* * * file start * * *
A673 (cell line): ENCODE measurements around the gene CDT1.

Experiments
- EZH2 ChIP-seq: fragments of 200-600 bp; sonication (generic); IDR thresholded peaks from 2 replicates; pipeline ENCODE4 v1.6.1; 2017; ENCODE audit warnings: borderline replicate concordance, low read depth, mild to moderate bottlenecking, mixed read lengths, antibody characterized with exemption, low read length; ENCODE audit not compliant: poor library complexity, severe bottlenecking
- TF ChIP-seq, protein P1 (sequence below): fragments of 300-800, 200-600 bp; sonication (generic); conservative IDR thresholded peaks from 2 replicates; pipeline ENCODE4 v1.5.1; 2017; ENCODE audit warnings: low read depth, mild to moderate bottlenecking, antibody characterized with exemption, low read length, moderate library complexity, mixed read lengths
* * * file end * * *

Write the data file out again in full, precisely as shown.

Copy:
A673 (cell line): ENCODE measurements around the gene CDT1.

Experiments
- EZH2 ChIP-seq: fragments of 200-600 bp; sonication (generic); IDR thresholded peaks from 2 replicates; pipeline ENCODE4 v1.6.1; 2017; ENCODE audit warnings: borderline replicate concordance, low read depth, mild to moderate bottlenecking, mixed read lengths, antibody characterized with exemption, low read length; ENCODE audit not compliant: poor library complexity, severe bottlenecking
- TF ChIP-seq, protein P1 (sequence below): fragments of 300-800, 200-600 bp; sonication (generic); conservative IDR thresholded peaks from 2 replicates; pipeline ENCODE4 v1.5.1; 2017; ENCODE audit warnings: low read depth, mild to moderate bottlenecking, antibody characterized with exemption, low read length, moderate library complexity, mixed read lengths